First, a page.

Turner Prize winners: regeneration collective Assemble ask, 'what is an artist?'

Now here's a controversy actually worth talking about. 

Clarisse Loughrey
Tuesday 08 December 2015 14:17
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The urban regeneration collective Assemble has been named as the winner of the 31st Turner prize.

The 18-strong group, founded in London in 2010, were presented with the £25,000 prize by Sonic Youth's Kim Gordon (an artist herself) at the Glasgow awards ceremony. Describing themselves to the New Statesman as, "sort of architects, sort of not, sort of maybe", their win challenges the notion of what exactly constitutes art in a way that rarely gives the conversation a sense of purpose outside of simply bickering over subjective preferences.

Their nominated work saw them regenerate the Toxteth area of south Liverpool; their manifesto intending to see art used as a social tool, improving the lives of residents in the area known as Granby Four Streets. The homes, at risk of demolishment, had largely been acquired by the government after the 1981 riots; the result saw hundreds leave the area, and the remaining residents banding together as a community to grow vegetables and organise a monthly market. Assemble's win is so significant because it marks an expanding consideration of whether art may co-exist with other purposes; looking past the restrictions of galleries and commercial art markets and towards work which can serve a solid function within community spaces.

The group did enter a piece for the exhibition of the nominees; yet, the full-size, wooden mockup was only a partial reflection of the work currently taking place in Granby. Using a combination of low-cost materials and demolition waste, the group have created a true sense of warmth and welcoming within these interiors by creating bespoke fireplace surroundings and furnishings; furthermore, their selling of select furnishing designs, as crafted by local residents, helps to pour money back into the scheme. Door handles made from sawdust are available for £15, and a pressed terracotta lampshade for £150.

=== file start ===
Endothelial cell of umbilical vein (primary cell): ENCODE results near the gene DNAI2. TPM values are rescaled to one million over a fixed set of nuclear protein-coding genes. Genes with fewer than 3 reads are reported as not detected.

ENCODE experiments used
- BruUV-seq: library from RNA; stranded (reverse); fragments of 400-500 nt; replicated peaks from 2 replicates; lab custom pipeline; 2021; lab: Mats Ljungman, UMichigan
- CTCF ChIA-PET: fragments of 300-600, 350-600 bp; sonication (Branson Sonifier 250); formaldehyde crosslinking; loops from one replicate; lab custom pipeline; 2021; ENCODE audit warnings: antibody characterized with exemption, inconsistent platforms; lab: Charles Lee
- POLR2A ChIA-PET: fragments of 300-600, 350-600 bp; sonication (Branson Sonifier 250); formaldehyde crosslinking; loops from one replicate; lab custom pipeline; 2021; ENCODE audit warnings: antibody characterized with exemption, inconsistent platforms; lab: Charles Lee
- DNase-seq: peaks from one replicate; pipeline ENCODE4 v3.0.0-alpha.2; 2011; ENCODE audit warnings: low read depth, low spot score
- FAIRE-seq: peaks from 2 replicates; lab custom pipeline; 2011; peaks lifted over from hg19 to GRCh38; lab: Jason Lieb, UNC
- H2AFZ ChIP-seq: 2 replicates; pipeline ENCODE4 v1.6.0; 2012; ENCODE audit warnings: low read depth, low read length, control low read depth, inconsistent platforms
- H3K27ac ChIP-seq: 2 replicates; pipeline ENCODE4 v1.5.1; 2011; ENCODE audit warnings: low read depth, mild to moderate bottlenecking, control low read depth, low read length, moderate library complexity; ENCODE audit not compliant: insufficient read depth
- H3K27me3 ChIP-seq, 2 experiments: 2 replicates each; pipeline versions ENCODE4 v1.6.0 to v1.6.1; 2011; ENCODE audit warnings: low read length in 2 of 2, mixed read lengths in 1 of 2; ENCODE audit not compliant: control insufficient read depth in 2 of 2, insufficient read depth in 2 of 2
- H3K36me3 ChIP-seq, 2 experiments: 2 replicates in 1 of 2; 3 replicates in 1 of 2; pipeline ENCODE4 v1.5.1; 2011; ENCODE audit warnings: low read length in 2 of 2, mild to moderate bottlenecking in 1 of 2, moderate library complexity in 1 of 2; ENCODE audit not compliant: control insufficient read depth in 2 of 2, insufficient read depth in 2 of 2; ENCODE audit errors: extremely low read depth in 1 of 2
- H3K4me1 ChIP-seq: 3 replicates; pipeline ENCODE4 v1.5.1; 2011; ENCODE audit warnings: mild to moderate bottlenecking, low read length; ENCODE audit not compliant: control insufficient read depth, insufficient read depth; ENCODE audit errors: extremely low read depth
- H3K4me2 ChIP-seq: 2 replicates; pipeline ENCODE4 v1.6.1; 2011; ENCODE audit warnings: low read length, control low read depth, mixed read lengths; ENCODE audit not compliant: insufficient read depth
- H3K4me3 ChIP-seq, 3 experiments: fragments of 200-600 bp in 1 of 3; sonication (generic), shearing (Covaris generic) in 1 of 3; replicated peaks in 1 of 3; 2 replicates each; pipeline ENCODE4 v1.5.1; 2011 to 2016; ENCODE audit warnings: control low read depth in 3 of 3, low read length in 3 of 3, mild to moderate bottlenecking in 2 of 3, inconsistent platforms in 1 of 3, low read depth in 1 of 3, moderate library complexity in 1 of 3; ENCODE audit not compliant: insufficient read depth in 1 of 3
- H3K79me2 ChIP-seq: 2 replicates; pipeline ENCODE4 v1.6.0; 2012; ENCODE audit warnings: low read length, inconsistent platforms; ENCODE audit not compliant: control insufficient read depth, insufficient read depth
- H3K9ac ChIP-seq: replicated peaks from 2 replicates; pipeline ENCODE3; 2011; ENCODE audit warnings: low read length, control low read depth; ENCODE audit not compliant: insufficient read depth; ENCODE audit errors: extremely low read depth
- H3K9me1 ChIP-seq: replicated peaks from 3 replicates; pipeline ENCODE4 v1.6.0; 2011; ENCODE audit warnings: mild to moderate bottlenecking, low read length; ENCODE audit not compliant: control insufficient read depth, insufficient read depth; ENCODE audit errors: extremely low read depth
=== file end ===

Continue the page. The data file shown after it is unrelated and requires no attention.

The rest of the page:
The Prize judges praised their, "ground-up approach to regeneration, city planning, and development in opposite to corporate gentrification. They draw on long traditions of artistic and collective initiatives that experiment in art, design, and architecture. In doing so they offer alternative models to how societies can work. The long-term collaboration between Granby Four Streets and Assemble shows the importance of artistic practice able to drive and shape urgent issues."


Anthony Engi-Meacock, a collective member, did respond to some of the controversy surrounding their win, “It’s just not a conversation we have. I mean what is an artist? There is no answer to it.”What is an artist? There is no answer." Without any exact definition as to what precisely art consists of, and where it belongs, Assemble's status will be in perpetual question. Though, in its simplest form, if art has always existed in the pursuit of beauty and meaningful connection, these homes have certainly brought both to the people of Granby, whether or not they exist inside the stifling confines of galleries and auction houses.

The other arists nominated were Bonnie Camplin's conspiracy theory-themed "The Military Industrial Complex"; Janice Kerbel's opera DOUG, described as "a choreographed history of imagined disaster"; and Nicole Wermers' "Untitled Chairs 2014-15", which featured fur coats stitched over Marcel Breuer chairs. All pieces still considered non-traditional art, guaranteeing that next year's Turner Prize will still bring round that incessant query. 'What is art?'

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